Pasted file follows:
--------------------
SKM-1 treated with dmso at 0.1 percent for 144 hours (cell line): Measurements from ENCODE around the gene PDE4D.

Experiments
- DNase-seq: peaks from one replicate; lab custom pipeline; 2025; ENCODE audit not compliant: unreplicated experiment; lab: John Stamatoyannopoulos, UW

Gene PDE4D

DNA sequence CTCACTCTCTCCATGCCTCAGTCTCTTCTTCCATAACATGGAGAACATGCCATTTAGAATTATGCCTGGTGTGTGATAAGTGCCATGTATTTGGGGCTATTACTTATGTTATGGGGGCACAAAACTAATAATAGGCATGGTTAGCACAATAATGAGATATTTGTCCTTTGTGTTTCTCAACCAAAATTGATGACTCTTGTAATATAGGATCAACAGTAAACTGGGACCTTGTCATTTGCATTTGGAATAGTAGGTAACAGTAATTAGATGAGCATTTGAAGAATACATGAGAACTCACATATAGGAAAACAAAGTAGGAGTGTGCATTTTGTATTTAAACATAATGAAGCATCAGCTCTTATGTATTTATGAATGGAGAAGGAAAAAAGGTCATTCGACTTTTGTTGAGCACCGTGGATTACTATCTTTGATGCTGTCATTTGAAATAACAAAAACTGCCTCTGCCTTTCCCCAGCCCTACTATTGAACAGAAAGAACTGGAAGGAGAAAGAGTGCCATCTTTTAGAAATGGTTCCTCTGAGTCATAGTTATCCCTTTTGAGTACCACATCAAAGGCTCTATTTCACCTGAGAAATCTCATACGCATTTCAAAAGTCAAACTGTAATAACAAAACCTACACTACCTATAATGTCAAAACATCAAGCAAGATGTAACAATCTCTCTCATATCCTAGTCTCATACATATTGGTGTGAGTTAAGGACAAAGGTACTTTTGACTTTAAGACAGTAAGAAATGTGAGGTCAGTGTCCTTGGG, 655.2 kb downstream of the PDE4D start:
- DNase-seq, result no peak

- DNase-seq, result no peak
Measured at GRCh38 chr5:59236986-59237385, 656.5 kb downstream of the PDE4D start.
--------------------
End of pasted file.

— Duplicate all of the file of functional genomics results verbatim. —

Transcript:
SKM-1 treated with dmso at 0.1 percent for 144 hours (cell line): Measurements from ENCODE around the gene PDE4D.

Experiments
- DNase-seq: peaks from one replicate; lab custom pipeline; 2025; ENCODE audit not compliant: unreplicated experiment; lab: John Stamatoyannopoulos, UW

Gene PDE4D

DNA sequence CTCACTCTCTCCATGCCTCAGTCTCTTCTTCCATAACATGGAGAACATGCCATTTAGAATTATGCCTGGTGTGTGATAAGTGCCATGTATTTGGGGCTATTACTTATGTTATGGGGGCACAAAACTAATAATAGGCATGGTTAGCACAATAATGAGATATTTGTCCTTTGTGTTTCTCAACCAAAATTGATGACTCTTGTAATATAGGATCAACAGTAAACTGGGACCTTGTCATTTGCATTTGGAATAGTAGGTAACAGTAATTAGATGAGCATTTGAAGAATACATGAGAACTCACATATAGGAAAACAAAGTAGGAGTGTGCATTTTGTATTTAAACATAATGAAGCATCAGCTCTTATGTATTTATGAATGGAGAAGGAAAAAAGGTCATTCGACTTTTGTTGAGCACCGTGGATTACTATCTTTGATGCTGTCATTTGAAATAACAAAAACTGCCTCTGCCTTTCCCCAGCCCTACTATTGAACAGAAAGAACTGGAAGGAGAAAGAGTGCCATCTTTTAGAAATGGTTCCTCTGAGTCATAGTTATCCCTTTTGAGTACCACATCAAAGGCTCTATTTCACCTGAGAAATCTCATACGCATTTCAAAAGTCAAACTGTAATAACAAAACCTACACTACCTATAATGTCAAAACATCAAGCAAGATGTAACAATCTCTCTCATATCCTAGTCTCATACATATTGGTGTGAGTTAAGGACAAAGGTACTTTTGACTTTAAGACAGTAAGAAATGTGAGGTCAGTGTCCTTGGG, 655.2 kb downstream of the PDE4D start:
- DNase-seq, result no peak

- DNase-seq, result no peak
Measured at GRCh38 chr5:59236986-59237385, 656.5 kb downstream of the PDE4D start.